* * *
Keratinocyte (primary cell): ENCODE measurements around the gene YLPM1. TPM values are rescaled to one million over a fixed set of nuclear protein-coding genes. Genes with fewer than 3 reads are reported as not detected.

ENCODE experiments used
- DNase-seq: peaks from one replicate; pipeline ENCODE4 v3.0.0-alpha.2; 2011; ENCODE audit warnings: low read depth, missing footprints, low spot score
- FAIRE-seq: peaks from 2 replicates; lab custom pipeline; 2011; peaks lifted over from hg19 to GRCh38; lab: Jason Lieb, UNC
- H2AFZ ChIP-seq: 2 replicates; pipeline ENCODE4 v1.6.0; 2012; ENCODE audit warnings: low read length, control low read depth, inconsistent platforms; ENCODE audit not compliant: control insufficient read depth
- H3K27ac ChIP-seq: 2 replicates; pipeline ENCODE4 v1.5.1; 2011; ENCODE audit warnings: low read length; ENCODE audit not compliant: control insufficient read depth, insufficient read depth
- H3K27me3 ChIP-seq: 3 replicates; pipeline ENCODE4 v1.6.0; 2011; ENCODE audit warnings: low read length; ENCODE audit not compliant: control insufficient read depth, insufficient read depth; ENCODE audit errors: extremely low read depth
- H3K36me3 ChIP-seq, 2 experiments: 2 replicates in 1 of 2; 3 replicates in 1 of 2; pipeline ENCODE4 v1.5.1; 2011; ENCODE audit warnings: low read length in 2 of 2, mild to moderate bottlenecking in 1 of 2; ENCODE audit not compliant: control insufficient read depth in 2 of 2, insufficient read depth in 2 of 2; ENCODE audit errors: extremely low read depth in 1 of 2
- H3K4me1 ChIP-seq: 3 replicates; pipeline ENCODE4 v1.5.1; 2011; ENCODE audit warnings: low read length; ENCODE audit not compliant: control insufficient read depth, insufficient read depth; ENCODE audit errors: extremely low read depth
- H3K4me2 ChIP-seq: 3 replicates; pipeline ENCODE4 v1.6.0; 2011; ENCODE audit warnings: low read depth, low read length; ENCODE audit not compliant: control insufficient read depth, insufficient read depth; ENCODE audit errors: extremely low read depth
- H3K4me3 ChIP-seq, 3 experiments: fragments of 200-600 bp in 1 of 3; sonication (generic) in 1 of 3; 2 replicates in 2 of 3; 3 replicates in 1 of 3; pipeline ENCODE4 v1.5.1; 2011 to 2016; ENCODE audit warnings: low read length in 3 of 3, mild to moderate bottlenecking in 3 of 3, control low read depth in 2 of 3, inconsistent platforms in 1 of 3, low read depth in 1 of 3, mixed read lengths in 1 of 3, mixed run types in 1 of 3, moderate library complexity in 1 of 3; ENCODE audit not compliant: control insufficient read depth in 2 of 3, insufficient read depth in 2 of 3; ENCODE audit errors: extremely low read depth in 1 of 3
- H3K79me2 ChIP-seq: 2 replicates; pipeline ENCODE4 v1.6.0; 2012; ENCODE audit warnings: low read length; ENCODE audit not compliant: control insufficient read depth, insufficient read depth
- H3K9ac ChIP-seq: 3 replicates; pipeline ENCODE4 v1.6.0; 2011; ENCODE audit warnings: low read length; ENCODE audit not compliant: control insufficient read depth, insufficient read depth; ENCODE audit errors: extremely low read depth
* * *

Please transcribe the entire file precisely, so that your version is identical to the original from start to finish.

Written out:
Keratinocyte (primary cell): ENCODE measurements around the gene YLPM1. TPM values are rescaled to one million over a fixed set of nuclear protein-coding genes. Genes with fewer than 3 reads are reported as not detected.

ENCODE experiments used
- DNase-seq: peaks from one replicate; pipeline ENCODE4 v3.0.0-alpha.2; 2011; ENCODE audit warnings: low read depth, missing footprints, low spot score
- FAIRE-seq: peaks from 2 replicates; lab custom pipeline; 2011; peaks lifted over from hg19 to GRCh38; lab: Jason Lieb, UNC
- H2AFZ ChIP-seq: 2 replicates; pipeline ENCODE4 v1.6.0; 2012; ENCODE audit warnings: low read length, control low read depth, inconsistent platforms; ENCODE audit not compliant: control insufficient read depth
- H3K27ac ChIP-seq: 2 replicates; pipeline ENCODE4 v1.5.1; 2011; ENCODE audit warnings: low read length; ENCODE audit not compliant: control insufficient read depth, insufficient read depth
- H3K27me3 ChIP-seq: 3 replicates; pipeline ENCODE4 v1.6.0; 2011; ENCODE audit warnings: low read length; ENCODE audit not compliant: control insufficient read depth, insufficient read depth; ENCODE audit errors: extremely low read depth
- H3K36me3 ChIP-seq, 2 experiments: 2 replicates in 1 of 2; 3 replicates in 1 of 2; pipeline ENCODE4 v1.5.1; 2011; ENCODE audit warnings: low read length in 2 of 2, mild to moderate bottlenecking in 1 of 2; ENCODE audit not compliant: control insufficient read depth in 2 of 2, insufficient read depth in 2 of 2; ENCODE audit errors: extremely low read depth in 1 of 2
- H3K4me1 ChIP-seq: 3 replicates; pipeline ENCODE4 v1.5.1; 2011; ENCODE audit warnings: low read length; ENCODE audit not compliant: control insufficient read depth, insufficient read depth; ENCODE audit errors: extremely low read depth
- H3K4me2 ChIP-seq: 3 replicates; pipeline ENCODE4 v1.6.0; 2011; ENCODE audit warnings: low read depth, low read length; ENCODE audit not compliant: control insufficient read depth, insufficient read depth; ENCODE audit errors: extremely low read depth
- H3K4me3 ChIP-seq, 3 experiments: fragments of 200-600 bp in 1 of 3; sonication (generic) in 1 of 3; 2 replicates in 2 of 3; 3 replicates in 1 of 3; pipeline ENCODE4 v1.5.1; 2011 to 2016; ENCODE audit warnings: low read length in 3 of 3, mild to moderate bottlenecking in 3 of 3, control low read depth in 2 of 3, inconsistent platforms in 1 of 3, low read depth in 1 of 3, mixed read lengths in 1 of 3, mixed run types in 1 of 3, moderate library complexity in 1 of 3; ENCODE audit not compliant: control insufficient read depth in 2 of 3, insufficient read depth in 2 of 3; ENCODE audit errors: extremely low read depth in 1 of 3
- H3K79me2 ChIP-seq: 2 replicates; pipeline ENCODE4 v1.6.0; 2012; ENCODE audit warnings: low read length; ENCODE audit not compliant: control insufficient read depth, insufficient read depth
- H3K9ac ChIP-seq: 3 replicates; pipeline ENCODE4 v1.6.0; 2011; ENCODE audit warnings: low read length; ENCODE audit not compliant: control insufficient read depth, insufficient read depth; ENCODE audit errors: extremely low read depth